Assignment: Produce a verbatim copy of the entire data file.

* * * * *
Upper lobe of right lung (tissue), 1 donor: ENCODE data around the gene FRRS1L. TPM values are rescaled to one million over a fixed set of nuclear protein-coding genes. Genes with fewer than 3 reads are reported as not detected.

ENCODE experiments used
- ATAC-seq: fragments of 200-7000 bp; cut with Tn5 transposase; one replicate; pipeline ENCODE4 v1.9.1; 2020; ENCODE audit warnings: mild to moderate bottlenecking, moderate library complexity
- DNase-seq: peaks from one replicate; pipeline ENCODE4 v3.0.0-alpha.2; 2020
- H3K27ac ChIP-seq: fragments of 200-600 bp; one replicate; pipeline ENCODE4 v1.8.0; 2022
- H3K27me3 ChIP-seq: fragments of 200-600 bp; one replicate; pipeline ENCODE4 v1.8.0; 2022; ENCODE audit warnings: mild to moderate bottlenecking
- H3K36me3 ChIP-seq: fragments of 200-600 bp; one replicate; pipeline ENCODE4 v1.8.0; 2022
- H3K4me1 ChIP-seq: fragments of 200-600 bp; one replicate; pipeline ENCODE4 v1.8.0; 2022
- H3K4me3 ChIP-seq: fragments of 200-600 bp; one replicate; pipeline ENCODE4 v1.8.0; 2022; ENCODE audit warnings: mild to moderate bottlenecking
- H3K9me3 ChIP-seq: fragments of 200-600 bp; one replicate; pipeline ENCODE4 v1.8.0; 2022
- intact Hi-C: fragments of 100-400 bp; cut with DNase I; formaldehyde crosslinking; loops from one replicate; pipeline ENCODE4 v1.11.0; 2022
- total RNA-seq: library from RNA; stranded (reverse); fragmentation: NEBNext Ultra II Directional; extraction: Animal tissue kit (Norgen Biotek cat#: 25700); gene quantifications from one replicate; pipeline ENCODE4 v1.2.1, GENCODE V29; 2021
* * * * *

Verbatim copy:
Upper lobe of right lung (tissue), 1 donor: ENCODE data around the gene FRRS1L. TPM values are rescaled to one million over a fixed set of nuclear protein-coding genes. Genes with fewer than 3 reads are reported as not detected.

ENCODE experiments used
- ATAC-seq: fragments of 200-7000 bp; cut with Tn5 transposase; one replicate; pipeline ENCODE4 v1.9.1; 2020; ENCODE audit warnings: mild to moderate bottlenecking, moderate library complexity
- DNase-seq: peaks from one replicate; pipeline ENCODE4 v3.0.0-alpha.2; 2020
- H3K27ac ChIP-seq: fragments of 200-600 bp; one replicate; pipeline ENCODE4 v1.8.0; 2022
- H3K27me3 ChIP-seq: fragments of 200-600 bp; one replicate; pipeline ENCODE4 v1.8.0; 2022; ENCODE audit warnings: mild to moderate bottlenecking
- H3K36me3 ChIP-seq: fragments of 200-600 bp; one replicate; pipeline ENCODE4 v1.8.0; 2022
- H3K4me1 ChIP-seq: fragments of 200-600 bp; one replicate; pipeline ENCODE4 v1.8.0; 2022
- H3K4me3 ChIP-seq: fragments of 200-600 bp; one replicate; pipeline ENCODE4 v1.8.0; 2022; ENCODE audit warnings: mild to moderate bottlenecking
- H3K9me3 ChIP-seq: fragments of 200-600 bp; one replicate; pipeline ENCODE4 v1.8.0; 2022
- intact Hi-C: fragments of 100-400 bp; cut with DNase I; formaldehyde crosslinking; loops from one replicate; pipeline ENCODE4 v1.11.0; 2022
- total RNA-seq: library from RNA; stranded (reverse); fragmentation: NEBNext Ultra II Directional; extraction: Animal tissue kit (Norgen Biotek cat#: 25700); gene quantifications from one replicate; pipeline ENCODE4 v1.2.1, GENCODE V29; 2021